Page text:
Friday, November 25, 2016

Our Story As We Write It

Our Story As We Write It
            I like to believe we are writing our story, a few words each day. I like to believe it is our love story.

            I like to believe we don’t have to choose sides, that there are no sides. No right. No wrong. No left. No right. Just we pilgrims, searching for our path, aching to love, sometimes lost along the way.

            I like to believe we are one huge dysfunctional family, a human soup, each scrap of humanity adding to the flavor, never losing character. A huge spicy, yummy soup, a perfect blend.

            “You is sooo-o naïve,” one friend tells me.

            The first national election that made an impression on me was in l952. I was seven years old. Dwight D. Eisenhower trounced Adlai Stevenson. There were a lot of reasons Eisenhower won in those tumultuous times. But the reason Stevenson lost, the reason that sticks in my child’s impressionable mind, is that Stevenson was labeled an “egghead”. I remember being astounded that intelligence was a trait to disdain.

            The American people in 1952 were uncomfortable with “intelligence”. Nothing has changed. Maybe our list of things that cause us discomfort has expanded. Maybe not.

            What bothers me more is the list of what makes us comfortable. Bigotry, hate, guns (those used to shoot people, not food), violence, women as sex objects, children as property, ignorance, bullies, decision making by television and Facebook. We are used to these things. Comfortable. I’m not talking about a Democrat-Republican split here. I’m talking about a cultural trend, as I perceive it.

            Our country seems tilted on the edge of Revolution. Maybe it is time. I’m not talking guns-and-bombs revolution. I’m talking revolution that takes guts, revolution in which we stand against bigotry. Be uncomfortable. Stand up to the bully, whatever form the bully takes.

            Another friend says to me, “I’m not bigoted. Why, one of my best friends is _______. You fill in the blank. What? Black, Indian, Jewish, Republican, Rich, Crippled, Catholic, Gay, Old, Mexican, Muslim, Democrat, or, God help us, White?

            Her statement is one of the most bigoted I’m able to bring to mind. I’ll go out on a limb and risk falling and breaking every bone in my body: there is no truth in such words. Once I, and I’ll use myself as an example since we each are bigoted to some degree, let go my need to feel superior, a need fueled by fear, then my friend of “otherness” simply becomes “my friend”. No category. No convenient box in which to stuff him when he’s out of sight.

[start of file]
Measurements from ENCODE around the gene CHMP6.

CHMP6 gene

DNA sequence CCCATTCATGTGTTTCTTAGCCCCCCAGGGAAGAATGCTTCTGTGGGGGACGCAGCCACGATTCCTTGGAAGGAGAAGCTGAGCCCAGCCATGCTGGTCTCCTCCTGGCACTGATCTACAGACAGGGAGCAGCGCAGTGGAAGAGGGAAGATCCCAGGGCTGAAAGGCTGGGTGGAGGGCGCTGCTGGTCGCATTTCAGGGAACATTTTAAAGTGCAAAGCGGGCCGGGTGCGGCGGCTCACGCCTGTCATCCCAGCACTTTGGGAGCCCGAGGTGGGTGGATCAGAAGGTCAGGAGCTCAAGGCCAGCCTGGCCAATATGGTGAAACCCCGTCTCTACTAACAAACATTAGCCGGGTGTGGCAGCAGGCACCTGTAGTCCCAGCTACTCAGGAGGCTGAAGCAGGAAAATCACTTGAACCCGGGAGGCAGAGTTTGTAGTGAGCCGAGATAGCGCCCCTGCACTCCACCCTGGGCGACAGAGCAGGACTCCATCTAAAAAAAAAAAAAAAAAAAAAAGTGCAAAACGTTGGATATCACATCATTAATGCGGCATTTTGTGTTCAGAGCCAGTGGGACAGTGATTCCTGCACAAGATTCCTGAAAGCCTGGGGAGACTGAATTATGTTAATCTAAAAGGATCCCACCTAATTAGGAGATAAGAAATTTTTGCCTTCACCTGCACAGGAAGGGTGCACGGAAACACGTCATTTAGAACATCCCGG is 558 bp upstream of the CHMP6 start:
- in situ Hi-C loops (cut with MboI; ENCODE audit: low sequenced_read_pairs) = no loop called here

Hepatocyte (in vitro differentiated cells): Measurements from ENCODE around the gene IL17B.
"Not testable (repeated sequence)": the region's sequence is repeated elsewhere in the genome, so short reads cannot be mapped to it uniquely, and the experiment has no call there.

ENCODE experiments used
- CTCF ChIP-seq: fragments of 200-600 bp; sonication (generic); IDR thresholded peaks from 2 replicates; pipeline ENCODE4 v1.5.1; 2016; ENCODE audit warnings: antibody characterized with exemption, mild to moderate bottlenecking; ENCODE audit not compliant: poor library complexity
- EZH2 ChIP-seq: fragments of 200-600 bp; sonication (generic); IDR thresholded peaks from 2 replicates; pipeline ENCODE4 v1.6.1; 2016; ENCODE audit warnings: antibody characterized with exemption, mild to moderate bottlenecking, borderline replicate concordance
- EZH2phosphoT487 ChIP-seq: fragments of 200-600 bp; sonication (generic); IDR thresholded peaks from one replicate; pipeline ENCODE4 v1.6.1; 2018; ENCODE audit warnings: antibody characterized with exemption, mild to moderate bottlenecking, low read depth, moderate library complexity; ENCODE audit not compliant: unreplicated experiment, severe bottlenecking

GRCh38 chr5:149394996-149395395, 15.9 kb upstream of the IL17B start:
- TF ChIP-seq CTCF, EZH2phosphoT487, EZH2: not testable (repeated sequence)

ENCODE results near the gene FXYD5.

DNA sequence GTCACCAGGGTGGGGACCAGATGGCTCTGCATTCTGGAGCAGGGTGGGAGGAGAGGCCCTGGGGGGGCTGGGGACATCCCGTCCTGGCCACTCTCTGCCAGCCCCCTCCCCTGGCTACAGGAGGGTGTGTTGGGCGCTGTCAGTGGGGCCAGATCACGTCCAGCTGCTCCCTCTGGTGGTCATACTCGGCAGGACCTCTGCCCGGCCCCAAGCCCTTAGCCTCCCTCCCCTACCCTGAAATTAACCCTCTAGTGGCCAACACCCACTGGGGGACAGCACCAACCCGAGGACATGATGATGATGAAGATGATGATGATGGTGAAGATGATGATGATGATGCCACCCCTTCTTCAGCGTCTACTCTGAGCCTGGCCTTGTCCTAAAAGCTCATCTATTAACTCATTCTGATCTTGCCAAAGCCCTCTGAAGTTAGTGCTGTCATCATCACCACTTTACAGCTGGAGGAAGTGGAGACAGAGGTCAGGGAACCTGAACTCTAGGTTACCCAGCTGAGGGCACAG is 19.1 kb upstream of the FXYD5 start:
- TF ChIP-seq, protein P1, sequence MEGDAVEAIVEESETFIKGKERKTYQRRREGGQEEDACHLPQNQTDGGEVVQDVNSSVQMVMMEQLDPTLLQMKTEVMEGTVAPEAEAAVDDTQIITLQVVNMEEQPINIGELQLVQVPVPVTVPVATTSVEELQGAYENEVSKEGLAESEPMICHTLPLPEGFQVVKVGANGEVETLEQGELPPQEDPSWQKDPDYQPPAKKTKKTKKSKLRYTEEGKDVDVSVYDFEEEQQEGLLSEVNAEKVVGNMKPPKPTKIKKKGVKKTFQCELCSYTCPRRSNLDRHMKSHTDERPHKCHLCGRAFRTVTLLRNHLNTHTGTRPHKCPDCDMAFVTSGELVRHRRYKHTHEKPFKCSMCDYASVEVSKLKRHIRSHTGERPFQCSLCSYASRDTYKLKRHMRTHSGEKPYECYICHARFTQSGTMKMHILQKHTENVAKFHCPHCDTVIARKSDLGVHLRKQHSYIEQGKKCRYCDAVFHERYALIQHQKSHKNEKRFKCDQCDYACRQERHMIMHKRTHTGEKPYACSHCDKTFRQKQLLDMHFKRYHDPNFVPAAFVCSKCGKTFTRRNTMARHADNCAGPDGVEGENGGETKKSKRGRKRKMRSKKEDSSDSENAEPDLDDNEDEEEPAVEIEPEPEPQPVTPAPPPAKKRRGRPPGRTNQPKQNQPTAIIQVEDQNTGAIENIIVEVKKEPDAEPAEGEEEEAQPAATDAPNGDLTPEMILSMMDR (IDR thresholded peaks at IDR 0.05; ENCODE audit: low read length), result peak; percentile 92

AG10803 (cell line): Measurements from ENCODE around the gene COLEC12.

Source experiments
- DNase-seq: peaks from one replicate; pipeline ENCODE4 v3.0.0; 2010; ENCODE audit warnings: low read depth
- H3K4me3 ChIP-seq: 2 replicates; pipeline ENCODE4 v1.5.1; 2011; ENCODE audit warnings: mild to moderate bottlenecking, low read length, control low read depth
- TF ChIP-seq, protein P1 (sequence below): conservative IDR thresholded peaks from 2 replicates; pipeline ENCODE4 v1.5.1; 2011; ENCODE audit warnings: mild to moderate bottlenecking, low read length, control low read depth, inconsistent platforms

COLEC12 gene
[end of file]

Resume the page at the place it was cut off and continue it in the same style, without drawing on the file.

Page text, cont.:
Once I let go my fear, then I simply want that person to love me and I want to love him. I use the word love here to mean respect, appreciate, accept, warts and all. Once such a transformation has occurred, in my experience, I no longer “see” our differences. Sure, they are still there. I’m not blind. But they no longer matter. Differences are spices for our “soup”.

            I’ll climb down off my high horse and admit I am naïve enough to believe that one person’s tiny act of beauty or compassion is more powerful than guns and bullies and ignorance. I can’t prove any of this. Go ahead and snort. You’ve a right. I’ve been told my head is in the clouds.

            I’ll still dream. I’ve thought about getting a sleeve tattoo and dying my hair purple on one side and blue on the other, a kind of yin/yang. Sure, I probably won’t do it. It’s one of those fleeting rebellious thoughts without energy. I know you’d change your opinion about me, not that it matters much. My world is small, my influence negligible. I can be bullied too.

            I don’t know how much sand is left to sift through my hour glass. Outside my window, clinging to a yellow canna lily flower cluster, is the brightest red-orange bird I’ve ever seen. James Taylor said “The secret of life is enjoying the passage of time.” I think I will.  

Sondra Ashton
HDN: Looking out my back door

November 17, 2016

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